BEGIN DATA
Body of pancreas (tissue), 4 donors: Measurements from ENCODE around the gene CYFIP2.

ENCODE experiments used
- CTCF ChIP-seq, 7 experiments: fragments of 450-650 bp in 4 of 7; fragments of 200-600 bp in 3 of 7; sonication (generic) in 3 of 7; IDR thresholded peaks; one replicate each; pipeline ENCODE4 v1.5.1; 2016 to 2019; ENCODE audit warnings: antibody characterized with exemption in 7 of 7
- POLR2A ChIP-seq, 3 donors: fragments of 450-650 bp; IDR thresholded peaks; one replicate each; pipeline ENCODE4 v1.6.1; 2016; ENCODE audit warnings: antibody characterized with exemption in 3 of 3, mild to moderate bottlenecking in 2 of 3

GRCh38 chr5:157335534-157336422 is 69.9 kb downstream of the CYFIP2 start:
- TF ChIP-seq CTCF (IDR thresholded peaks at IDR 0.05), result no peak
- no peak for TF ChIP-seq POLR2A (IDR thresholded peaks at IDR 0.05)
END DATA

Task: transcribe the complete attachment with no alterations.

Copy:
Body of pancreas (tissue), 4 donors: Measurements from ENCODE around the gene CYFIP2.

ENCODE experiments used
- CTCF ChIP-seq, 7 experiments: fragments of 450-650 bp in 4 of 7; fragments of 200-600 bp in 3 of 7; sonication (generic) in 3 of 7; IDR thresholded peaks; one replicate each; pipeline ENCODE4 v1.5.1; 2016 to 2019; ENCODE audit warnings: antibody characterized with exemption in 7 of 7
- POLR2A ChIP-seq, 3 donors: fragments of 450-650 bp; IDR thresholded peaks; one replicate each; pipeline ENCODE4 v1.6.1; 2016; ENCODE audit warnings: antibody characterized with exemption in 3 of 3, mild to moderate bottlenecking in 2 of 3

GRCh38 chr5:157335534-157336422 is 69.9 kb downstream of the CYFIP2 start:
- TF ChIP-seq CTCF (IDR thresholded peaks at IDR 0.05), result no peak
- no peak for TF ChIP-seq POLR2A (IDR thresholded peaks at IDR 0.05)